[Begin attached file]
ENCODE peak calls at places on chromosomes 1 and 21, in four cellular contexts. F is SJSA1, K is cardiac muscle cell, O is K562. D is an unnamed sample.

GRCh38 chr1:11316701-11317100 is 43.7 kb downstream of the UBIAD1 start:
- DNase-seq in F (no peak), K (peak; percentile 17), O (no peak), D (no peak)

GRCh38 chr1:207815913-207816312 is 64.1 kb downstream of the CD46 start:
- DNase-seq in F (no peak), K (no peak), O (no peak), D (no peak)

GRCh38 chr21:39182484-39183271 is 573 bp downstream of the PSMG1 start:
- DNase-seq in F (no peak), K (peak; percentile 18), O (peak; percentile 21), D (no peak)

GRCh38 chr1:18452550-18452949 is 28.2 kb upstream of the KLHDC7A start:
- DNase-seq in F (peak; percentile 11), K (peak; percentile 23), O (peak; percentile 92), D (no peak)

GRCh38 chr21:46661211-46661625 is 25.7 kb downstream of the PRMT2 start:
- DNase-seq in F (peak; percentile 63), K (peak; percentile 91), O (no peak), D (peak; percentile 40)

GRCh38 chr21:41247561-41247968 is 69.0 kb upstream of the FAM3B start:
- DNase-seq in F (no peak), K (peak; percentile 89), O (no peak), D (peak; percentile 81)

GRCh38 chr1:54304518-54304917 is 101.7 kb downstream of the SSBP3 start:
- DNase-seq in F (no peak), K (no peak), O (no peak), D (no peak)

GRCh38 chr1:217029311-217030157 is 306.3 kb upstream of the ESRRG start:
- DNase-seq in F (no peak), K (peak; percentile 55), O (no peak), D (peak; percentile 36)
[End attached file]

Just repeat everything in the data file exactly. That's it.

ENCODE peak calls at places on chromosomes 1 and 21, in four cellular contexts. F is SJSA1, K is cardiac muscle cell, O is K562. D is an unnamed sample.

GRCh38 chr1:11316701-11317100 is 43.7 kb downstream of the UBIAD1 start:
- DNase-seq in F (no peak), K (peak; percentile 17), O (no peak), D (no peak)

GRCh38 chr1:207815913-207816312 is 64.1 kb downstream of the CD46 start:
- DNase-seq in F (no peak), K (no peak), O (no peak), D (no peak)

GRCh38 chr21:39182484-39183271 is 573 bp downstream of the PSMG1 start:
- DNase-seq in F (no peak), K (peak; percentile 18), O (peak; percentile 21), D (no peak)

GRCh38 chr1:18452550-18452949 is 28.2 kb upstream of the KLHDC7A start:
- DNase-seq in F (peak; percentile 11), K (peak; percentile 23), O (peak; percentile 92), D (no peak)

GRCh38 chr21:46661211-46661625 is 25.7 kb downstream of the PRMT2 start:
- DNase-seq in F (peak; percentile 63), K (peak; percentile 91), O (no peak), D (peak; percentile 40)

GRCh38 chr21:41247561-41247968 is 69.0 kb upstream of the FAM3B start:
- DNase-seq in F (no peak), K (peak; percentile 89), O (no peak), D (peak; percentile 81)

GRCh38 chr1:54304518-54304917 is 101.7 kb downstream of the SSBP3 start:
- DNase-seq in F (no peak), K (no peak), O (no peak), D (no peak)

GRCh38 chr1:217029311-217030157 is 306.3 kb upstream of the ESRRG start:
- DNase-seq in F (no peak), K (peak; percentile 55), O (no peak), D (peak; percentile 36)